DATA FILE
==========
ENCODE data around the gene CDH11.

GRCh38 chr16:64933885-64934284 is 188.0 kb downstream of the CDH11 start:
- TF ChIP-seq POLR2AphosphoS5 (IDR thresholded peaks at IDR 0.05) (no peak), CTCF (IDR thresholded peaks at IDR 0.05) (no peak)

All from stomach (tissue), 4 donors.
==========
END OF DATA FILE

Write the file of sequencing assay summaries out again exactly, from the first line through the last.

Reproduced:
ENCODE data around the gene CDH11.

GRCh38 chr16:64933885-64934284 is 188.0 kb downstream of the CDH11 start:
- TF ChIP-seq POLR2AphosphoS5 (IDR thresholded peaks at IDR 0.05) (no peak), CTCF (IDR thresholded peaks at IDR 0.05) (no peak)

All from stomach (tissue), 4 donors.